With the necessary fusion of so many musical and theatrical forces, staging opera can be a hazardous business, as was demonstrated at the second performance of Polish director Krzysztof Warlikowski’s new production of Dmitri Shostakovich’s 1934 opera Lady Macbeth of the Mtsensk District at the Bastille Opera House. It was announced after intermission (two-thirds of the way through the opera) that Lithuanian soprano Aušrinė Stundytė, who was playing the title role, had suffered an injury and had been taken to the hospital. With no understudy on standby, the performance had to be terminated. [Editor’s note: as of April 11, she was back on form and onstage after treatment for an injured hand.]
Given the extremely athletic simulated lovemaking in this production, it is unsurprising that injuries occurred. Joking aside, it is hoped that Stundytė will be fit to continue her memorably intense vocal and dramatic performance. She plays Katerina, the bored wife of the son of flour merchant Boris Ismailov, who in this production becomes an abattoir owner, an idea that Warlikowski seems to have taken from the 1987 production of the same piece at the English National Opera in London: hanging carcasses provide a suitably gory metaphor for the bloody events that will occur in the opera.
Placed in the middle of the abattoir is Katerina’s revolving bedroom, which sometimes resembles a cage, representing Katerina’s entrapment, and at other times a boat floating in a shimmering ocean during the more ecstatic moments of her affair with Sergei, a workman employed by the Ismailovs. He is portrayed here with appropriate sleazy charm by a fine-voiced and on many occasions bare-buttocked Pavel Černoch. From the beginning of the opera, a superimposed video of Katarina plunging through icy water periodically returns, pointing forward to her eventual demise.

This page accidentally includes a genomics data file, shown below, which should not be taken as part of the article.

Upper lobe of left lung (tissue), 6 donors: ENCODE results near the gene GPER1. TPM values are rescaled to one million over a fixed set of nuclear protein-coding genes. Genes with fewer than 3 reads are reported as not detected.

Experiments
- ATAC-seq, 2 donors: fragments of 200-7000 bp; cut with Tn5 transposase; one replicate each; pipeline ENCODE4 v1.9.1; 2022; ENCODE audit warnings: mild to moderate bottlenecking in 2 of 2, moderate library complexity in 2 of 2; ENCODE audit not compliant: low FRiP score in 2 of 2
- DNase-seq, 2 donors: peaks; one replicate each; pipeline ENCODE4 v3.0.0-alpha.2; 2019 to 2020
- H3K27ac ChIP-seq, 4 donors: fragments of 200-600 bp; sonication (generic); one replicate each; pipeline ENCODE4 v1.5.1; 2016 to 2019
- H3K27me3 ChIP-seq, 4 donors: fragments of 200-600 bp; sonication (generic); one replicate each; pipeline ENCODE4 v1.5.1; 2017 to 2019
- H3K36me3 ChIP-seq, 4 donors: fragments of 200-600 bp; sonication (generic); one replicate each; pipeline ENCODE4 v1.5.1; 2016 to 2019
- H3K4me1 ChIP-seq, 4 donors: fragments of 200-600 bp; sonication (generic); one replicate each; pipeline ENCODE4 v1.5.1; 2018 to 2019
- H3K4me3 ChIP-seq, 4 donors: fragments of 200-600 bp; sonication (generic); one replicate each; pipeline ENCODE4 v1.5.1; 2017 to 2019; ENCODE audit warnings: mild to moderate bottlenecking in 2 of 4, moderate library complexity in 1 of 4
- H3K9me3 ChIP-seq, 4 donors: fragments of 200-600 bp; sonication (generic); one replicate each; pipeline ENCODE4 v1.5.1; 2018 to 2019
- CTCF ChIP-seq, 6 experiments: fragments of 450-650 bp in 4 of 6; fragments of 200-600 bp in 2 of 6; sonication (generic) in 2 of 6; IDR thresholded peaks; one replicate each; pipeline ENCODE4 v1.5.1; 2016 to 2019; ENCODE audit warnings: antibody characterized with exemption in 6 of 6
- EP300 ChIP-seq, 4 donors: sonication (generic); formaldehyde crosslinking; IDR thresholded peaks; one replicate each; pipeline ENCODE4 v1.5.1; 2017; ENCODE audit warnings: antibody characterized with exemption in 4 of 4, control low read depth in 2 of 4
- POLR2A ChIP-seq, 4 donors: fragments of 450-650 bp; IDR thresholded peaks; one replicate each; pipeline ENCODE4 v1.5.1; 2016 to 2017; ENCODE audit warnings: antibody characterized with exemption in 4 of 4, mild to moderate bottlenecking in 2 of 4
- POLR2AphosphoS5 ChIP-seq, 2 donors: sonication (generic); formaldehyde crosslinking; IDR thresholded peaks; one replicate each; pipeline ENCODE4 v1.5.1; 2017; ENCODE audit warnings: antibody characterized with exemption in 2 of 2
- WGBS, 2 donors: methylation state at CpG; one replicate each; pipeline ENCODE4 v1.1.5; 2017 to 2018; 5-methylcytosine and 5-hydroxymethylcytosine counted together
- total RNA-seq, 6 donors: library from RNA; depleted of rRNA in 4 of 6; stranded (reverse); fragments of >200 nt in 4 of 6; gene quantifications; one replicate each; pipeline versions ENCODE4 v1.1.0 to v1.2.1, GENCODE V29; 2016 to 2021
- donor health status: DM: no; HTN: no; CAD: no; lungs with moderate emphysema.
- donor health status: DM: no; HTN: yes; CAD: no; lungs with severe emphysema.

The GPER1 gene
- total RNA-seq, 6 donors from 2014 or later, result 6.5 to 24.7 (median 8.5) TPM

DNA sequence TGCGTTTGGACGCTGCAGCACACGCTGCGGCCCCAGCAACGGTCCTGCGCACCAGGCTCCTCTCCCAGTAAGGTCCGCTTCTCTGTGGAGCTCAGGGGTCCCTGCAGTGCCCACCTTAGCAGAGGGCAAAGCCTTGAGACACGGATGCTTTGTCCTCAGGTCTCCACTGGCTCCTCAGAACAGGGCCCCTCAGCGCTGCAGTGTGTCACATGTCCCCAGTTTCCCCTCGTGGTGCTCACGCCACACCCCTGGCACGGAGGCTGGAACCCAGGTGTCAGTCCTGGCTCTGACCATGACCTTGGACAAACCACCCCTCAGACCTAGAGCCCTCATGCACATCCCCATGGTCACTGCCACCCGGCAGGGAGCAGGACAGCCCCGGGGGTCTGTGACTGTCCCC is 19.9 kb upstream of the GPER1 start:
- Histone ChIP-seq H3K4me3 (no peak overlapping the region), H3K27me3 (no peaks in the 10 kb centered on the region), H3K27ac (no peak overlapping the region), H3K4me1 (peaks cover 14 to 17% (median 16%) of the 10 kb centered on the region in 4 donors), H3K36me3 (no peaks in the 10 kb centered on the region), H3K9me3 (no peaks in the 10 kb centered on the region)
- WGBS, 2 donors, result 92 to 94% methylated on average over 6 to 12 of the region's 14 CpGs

Even though Warlikowski rarely puts a foot wrong in this searing production of Lady Macbeth of the Mtsensk District, his decision to turn Aksinya (Sofija Petrovič), the worker who is sexually assaulted by male factory workers at the beginning of the opera, into a mistress of Katerina’s father-in-law Boris (Dmitry Ulyanov) not only trivializes the brutality of her experience (very soon after the assault, Aksinya is shown cavorting happily with Boris) but also makes no sense when she is transformed from a singing role to a mute (and, in Sofija Petrovič’s case, grossly overacted) part.
The orchestra and chorus of the Opéra National de Paris are in scintillating form throughout, brilliantly marshaled by German conductor Ingo Metzmacher. At certain moments of extreme drama, members of the brass section play from the upper wings of the theater, sonically immersing the audience in the full horror of the murderous events unfolding onstage.
Lady Macbeth of the Mtsensk District, condemned by the Russian Communist Party, led to much of the harassment and political muzzling Shostakovich was forced to endure for most of the rest of his life. In a production as visceral as this one, it is easy to see why the work was banned from performance in the Soviet Union for nearly 30 years. For those of us who are fortunate (even amid today’s present political turmoil) to live in rather more enlightened times, this production is not to be missed, with (we hope) the extraordinary Aušrinė Stundytė back on exceptional form.